A host of other junior oil-sands players, many of them backed by technical innovations that could reduce greenhouse-gas emissions, natural gas consumption and water usage, face a similar plight – little hope of accessing debt or equity markets, despite vast land and resource holdings. MEG Energy, Laricina Energy, Bronco Energy, Grizzly Oil Sands, Rochester Energy, Oilsands Quest and Patch International are on the list of possible take-over targets.
Michael Tims, chairman of Peters & Co, an investment dealer, says the only hope is for companies to explore financing alternatives as investors weigh project costs against uncertainties stemming from commodity prices, the cost of equity and the cost of debt.
A game for the big boys
Michael Borrell, president of Total's Canadian unit, says the latest Fort Hills cost increase suggest the oil sands will increasingly be a game for larger, well-capitalised firms, notably the majors. "These are large, complex projects with huge investment levels and you need a certain size to carry those investments forward," he says. "Total is convinced there is value in the oil sands, but they are long term."
UTS suggests the best option for Fort Hills is to persuade Petro-Canada and Teck Cominco to reduce or defer capital costs by phasing various elements of the project, notably a planned upgrader to convert raw bitumen into synthetic crude, the cost of which alone has risen to almost C$10bn. Whatever the outcome of those discussions, Petro-Canada has retreated from its original plan for a 400,000 b/d upgrader, settling for a first-phase project of about 170,000 b/d.
Other upgrader projects to support increasing Albertan bitumen production are in a similar fix. In September, BA Energy, a unit of Value Creation (VCI), stopped construction of a half-completed merchant upgrader after spending up to C$0.5bn. The 77,500 b/d unit was scheduled to start up in 2011 and expand in two stages to 260,000 b/d.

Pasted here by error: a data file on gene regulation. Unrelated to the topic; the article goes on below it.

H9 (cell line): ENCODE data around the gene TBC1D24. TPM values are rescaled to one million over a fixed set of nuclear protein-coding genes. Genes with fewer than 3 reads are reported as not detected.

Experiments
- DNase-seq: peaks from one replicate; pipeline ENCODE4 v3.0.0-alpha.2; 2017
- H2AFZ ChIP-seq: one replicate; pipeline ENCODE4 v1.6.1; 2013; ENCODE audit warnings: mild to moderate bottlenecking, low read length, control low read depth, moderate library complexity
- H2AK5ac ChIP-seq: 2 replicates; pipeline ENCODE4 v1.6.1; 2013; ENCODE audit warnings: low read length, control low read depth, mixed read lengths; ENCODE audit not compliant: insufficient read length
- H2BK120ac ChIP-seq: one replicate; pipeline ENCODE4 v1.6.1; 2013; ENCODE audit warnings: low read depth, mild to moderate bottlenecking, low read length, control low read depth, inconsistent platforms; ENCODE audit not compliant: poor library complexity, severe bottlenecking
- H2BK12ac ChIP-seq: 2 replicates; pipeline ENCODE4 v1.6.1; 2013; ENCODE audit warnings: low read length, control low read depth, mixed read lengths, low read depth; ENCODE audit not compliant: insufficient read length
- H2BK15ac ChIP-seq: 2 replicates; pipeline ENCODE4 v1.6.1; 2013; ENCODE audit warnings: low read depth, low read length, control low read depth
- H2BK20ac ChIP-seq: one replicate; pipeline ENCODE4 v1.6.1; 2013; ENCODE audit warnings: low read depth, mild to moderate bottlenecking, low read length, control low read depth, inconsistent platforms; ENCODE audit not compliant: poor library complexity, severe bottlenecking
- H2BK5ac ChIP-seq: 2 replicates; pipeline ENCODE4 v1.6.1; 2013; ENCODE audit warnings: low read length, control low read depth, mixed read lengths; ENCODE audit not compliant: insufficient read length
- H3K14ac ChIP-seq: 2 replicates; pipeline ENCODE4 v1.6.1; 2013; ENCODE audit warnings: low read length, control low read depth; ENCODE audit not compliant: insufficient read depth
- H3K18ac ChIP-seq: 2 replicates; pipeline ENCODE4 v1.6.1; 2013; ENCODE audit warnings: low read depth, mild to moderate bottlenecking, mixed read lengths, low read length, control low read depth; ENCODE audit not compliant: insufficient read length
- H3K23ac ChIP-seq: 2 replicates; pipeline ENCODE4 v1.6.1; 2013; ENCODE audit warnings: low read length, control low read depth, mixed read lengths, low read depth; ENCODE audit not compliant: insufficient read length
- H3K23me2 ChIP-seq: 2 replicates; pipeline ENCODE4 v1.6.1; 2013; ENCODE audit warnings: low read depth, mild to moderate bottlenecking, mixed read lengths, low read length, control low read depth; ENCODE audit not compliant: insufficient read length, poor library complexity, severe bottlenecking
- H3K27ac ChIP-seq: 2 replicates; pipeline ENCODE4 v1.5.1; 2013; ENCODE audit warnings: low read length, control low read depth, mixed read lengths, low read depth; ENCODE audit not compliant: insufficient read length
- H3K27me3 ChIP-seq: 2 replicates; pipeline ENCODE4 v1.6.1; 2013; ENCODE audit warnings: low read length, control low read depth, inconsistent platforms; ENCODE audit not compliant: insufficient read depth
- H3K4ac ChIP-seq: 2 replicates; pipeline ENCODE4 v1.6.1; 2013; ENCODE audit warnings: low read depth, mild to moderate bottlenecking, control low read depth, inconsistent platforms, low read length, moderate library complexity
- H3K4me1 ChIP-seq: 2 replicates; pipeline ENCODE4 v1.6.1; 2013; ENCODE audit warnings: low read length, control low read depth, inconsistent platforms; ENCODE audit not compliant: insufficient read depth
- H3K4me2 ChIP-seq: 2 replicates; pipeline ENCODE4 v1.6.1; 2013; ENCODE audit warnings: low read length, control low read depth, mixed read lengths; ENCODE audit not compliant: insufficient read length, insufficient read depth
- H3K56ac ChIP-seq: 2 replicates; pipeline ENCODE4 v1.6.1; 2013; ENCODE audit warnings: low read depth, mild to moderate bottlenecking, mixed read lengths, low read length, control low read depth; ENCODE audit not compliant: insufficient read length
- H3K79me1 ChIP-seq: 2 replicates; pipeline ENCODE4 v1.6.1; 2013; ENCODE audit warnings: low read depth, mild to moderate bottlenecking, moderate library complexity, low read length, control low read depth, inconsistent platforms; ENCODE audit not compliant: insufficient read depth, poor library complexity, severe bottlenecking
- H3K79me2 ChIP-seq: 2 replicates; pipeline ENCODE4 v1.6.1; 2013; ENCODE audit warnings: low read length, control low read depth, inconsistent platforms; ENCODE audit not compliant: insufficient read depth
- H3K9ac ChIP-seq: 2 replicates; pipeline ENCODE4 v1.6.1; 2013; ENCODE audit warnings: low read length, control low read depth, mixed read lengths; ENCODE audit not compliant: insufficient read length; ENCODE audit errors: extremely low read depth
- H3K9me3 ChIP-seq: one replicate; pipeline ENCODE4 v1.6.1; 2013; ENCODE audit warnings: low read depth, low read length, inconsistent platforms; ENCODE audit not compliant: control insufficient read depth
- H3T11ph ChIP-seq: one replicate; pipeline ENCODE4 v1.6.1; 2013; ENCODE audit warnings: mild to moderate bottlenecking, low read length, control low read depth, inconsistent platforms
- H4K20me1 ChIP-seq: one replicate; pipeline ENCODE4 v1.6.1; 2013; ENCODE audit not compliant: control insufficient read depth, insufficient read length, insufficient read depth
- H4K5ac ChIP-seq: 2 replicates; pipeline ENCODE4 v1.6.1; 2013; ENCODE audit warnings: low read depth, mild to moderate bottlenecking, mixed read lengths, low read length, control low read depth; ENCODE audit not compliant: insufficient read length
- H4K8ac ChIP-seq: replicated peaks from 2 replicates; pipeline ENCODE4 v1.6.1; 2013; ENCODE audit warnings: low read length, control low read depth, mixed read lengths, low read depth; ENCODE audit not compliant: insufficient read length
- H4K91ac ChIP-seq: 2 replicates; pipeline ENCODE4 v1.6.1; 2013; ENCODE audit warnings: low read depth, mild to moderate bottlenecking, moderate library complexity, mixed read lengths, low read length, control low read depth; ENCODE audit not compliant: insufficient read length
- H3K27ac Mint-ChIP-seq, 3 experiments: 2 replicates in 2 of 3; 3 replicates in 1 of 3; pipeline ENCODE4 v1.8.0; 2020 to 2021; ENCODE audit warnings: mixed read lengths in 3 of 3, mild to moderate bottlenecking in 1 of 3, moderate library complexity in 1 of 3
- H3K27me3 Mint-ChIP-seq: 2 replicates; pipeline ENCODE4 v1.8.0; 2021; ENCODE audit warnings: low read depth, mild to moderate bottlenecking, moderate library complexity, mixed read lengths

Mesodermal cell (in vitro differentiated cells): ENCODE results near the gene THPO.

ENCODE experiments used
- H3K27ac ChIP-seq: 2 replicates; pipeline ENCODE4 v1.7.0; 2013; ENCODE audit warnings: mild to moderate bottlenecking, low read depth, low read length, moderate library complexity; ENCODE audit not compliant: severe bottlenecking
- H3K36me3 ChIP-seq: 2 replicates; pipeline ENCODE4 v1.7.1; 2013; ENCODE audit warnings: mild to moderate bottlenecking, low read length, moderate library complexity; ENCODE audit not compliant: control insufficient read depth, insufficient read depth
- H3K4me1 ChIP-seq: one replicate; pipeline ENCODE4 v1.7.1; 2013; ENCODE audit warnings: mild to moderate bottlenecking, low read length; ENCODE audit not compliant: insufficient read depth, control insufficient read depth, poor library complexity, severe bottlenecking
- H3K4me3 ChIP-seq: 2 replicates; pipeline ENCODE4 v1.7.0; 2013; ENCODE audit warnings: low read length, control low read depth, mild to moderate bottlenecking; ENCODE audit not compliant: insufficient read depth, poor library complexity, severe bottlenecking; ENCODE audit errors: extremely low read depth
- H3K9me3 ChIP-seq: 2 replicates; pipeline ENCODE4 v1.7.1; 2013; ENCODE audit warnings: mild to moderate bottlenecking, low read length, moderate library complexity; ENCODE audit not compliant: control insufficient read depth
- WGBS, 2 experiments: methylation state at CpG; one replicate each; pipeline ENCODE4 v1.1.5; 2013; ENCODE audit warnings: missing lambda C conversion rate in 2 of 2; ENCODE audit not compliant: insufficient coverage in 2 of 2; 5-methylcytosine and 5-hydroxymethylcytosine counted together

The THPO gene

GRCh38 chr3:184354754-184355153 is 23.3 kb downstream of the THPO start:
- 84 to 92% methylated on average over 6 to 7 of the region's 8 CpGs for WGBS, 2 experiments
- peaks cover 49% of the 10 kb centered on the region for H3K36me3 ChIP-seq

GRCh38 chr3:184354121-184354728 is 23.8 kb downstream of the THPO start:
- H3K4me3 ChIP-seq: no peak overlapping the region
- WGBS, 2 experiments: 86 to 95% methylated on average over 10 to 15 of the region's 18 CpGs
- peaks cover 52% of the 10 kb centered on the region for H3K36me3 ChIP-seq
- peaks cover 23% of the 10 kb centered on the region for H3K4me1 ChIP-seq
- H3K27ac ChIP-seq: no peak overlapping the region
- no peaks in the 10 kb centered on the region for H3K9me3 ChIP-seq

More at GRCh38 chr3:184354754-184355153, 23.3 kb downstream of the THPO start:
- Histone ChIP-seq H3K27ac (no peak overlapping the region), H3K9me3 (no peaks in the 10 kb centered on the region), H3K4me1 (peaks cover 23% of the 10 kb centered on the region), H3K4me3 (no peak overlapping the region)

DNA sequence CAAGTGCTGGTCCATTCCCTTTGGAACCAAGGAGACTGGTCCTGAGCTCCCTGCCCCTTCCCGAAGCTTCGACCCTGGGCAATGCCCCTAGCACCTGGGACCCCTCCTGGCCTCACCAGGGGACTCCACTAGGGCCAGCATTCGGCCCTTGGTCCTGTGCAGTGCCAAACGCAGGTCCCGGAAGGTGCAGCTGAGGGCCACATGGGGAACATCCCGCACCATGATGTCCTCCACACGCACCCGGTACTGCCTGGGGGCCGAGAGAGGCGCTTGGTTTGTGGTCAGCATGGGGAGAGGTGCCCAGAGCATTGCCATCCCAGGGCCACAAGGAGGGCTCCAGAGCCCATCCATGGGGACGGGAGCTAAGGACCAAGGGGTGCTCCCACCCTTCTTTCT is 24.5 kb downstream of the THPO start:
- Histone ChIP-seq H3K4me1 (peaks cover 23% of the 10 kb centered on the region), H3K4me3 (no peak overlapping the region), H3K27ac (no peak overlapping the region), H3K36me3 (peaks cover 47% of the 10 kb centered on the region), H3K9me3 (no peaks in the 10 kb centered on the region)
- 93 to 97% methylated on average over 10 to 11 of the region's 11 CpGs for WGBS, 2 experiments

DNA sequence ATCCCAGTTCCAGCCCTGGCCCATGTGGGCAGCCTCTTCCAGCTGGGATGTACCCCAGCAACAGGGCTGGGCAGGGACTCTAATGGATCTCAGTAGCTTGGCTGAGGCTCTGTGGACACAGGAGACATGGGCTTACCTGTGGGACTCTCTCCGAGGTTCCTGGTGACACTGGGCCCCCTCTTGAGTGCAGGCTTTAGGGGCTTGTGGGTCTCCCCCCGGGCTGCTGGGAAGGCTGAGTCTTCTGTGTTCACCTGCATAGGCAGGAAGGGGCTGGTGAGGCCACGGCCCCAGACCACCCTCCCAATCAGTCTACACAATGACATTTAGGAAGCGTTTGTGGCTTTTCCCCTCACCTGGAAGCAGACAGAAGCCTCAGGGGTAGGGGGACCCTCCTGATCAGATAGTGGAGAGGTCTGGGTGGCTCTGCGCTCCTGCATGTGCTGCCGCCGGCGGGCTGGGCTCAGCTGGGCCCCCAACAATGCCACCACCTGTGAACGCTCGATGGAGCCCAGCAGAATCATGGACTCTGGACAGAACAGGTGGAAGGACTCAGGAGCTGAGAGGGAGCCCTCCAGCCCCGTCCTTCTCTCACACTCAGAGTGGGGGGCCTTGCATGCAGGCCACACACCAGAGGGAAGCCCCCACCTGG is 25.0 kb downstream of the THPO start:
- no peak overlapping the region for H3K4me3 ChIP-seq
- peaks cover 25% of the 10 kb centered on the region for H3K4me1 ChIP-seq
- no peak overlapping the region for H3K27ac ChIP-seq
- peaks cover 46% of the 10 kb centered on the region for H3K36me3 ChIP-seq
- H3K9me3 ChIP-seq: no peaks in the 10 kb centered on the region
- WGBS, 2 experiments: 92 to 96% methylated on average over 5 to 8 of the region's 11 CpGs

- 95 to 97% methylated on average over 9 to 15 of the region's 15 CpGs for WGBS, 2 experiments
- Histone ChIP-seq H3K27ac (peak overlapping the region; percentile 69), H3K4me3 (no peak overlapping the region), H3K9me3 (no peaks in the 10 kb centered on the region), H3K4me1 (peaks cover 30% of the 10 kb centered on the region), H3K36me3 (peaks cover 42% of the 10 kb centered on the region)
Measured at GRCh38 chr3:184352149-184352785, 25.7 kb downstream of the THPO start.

BA Energy has indicated that the Heartland upgrader needs either new partners, or will be postponed for four years until cash flow is available from VCI's planned oil-sands operations. Supported by leases containing an estimated 29bn barrels of bitumen, VCI hopes its Terre de Grace project will come on stream at 80,000 b/d (translating into 70,000 b/d of synthetic crude) as its first step towards target production of 400,000 b/d. But its initial costs were estimated in early 2007 at C$45,000 per flowing barrel, a figure that is almost certain to face drastic revisions.
Other projects are at risk or under review:
- North West Upgrading's heavy-oil processor, which is targeting capacity of 77,000 b/d in 2010 and 231,000 b/d by 2016. So far, C$300m has been spent on engineering and design, and site clearing has started, but full-scale construction is on hold for a year while North West tries to arrange feedstock supplies and customer contracts, and seeks financing;
- StatoilHydro has delayed, until 2016, construction of a planned 163,000 b/d upgrader for its production. It has cited a tight supplier market, cost pressures and new environmental regulations; and
- Shell Canada, with Chevron Canada and Marathon as minority partners, is wavering over plans to add a second phase to its Scotford bitumen refinery, adding 100,000 b/d by 2009 to its existing 200,000 b/d, with four more phases of 100,000 b/d each scheduled by 2021 at a total cost of C$35bn. Shell says approval of the second phase hinges on the outcome of regulatory processes, market conditions, final project costs and consultations with stakeholders.
This uncertainty is set against a backdrop of shrinking expectations for the oil sands, with the Canadian Association of Petroleum Producers predicting peak output of 2.8m b/d, more than double volumes today.